TroyApril 23, 2014
Police add emergency operations planner
By Terry Oparka
C & G Staff Writer
As Troy Police Department officials continue to look at ways to restructure how they provide services after the deep budget cuts were made in the economic downturn, the department has designated an emergency operations planner position again.
Troy Police Chief Gary Mayer explained that the duties of the emergency operations planner were dispersed among several people when the department made budget cuts through buy-outs to reduce staff.
Emergency Operations Planner Kristin Dayag will work with the Troy Police Department on a part-time basis, for now, as she also continues to work part-time with the Oakland County Homeland Security Division, which develops and coordinates programs for natural, technological, national security and nuclear emergencies/disasters affecting Oakland County.
She works with the Oakland County Community Emergency Response Team on community outreach, helps to secure program grants and organizes damage assessment training.
With the addition of Dayag’s position, the city can qualify for state and federal grant money.
“We’re fortunate to have Kristin,” Mayer said. “We’re comfortable with her skills, knowledge and ability. She knows people in the field.”
Dayag is working toward a Master of Public Administration degree, as well as a certificate in emergency management through the Federal Emergency Management Agency and professional emergency management certification through the state.
Dayag said her job, simply, is to “mitigate for any disasters and large-scale emergencies to minimize property damage, casualties and protect the environment.”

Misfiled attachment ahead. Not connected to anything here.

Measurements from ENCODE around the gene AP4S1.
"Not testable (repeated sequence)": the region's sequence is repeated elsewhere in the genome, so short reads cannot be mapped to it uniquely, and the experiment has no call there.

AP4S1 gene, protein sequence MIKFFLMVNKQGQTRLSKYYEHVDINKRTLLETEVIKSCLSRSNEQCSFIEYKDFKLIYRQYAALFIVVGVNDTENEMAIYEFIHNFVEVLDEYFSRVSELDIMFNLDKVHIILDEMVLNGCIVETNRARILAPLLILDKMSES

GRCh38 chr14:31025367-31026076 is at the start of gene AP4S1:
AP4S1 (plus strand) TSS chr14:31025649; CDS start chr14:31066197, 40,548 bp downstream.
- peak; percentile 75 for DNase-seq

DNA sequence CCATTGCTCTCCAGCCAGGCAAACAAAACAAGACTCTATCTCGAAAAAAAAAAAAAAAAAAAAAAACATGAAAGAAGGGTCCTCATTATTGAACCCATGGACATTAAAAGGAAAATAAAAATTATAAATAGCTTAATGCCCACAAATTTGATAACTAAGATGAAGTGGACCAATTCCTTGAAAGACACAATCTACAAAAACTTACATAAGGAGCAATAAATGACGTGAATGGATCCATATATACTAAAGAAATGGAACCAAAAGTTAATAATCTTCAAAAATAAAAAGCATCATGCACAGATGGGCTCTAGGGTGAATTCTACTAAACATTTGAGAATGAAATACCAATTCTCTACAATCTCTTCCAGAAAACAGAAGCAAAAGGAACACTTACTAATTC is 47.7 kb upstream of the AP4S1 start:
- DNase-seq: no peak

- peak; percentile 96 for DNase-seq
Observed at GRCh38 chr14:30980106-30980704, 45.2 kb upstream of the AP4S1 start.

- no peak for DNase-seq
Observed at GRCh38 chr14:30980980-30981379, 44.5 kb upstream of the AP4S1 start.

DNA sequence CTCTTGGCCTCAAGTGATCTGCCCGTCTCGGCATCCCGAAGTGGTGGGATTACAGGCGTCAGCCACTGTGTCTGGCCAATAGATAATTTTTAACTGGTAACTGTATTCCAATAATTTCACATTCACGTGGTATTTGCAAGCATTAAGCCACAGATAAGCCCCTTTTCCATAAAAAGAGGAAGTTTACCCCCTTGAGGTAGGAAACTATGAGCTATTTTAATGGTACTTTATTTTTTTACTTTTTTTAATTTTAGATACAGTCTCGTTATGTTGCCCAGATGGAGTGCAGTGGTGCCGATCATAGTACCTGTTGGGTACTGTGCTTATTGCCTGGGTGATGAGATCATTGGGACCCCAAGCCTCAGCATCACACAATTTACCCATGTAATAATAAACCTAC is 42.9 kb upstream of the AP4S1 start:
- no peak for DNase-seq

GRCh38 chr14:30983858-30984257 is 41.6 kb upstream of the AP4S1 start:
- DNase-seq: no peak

These could include what Dayag described as the “snowpocalypse” this past winter, a hazardous materials release on I-75 and human-caused threats, such as violence in schools, an active shooter and terrorism. Her job is to formulate plans for different types of threats to ensure there are steps in place to protect critical infrastructure, power grids, and transportation and communication systems.
“My job is to make sure city departments, agencies and staff understand the role they play, keep the city manager apprised, advise the elected officials on policies of preparedness, and work with first responders,” Dayag said.
To that end, the police will have a drill at Somerset Collection April 27 in which Dayag and the police will evaluate, then revise strategies.
“If you don’t have a plan and you don’t practice things, but are spontaneous, you forget things,” Mayer said. “When you are dealing with people’s lives, that’s not the thing to do. You have to train.”
Dayag’s part-time salary information was not available at press time, and the council will consider her full-time compensation of $50,000-$55,000 as part of the 2014-15 budget.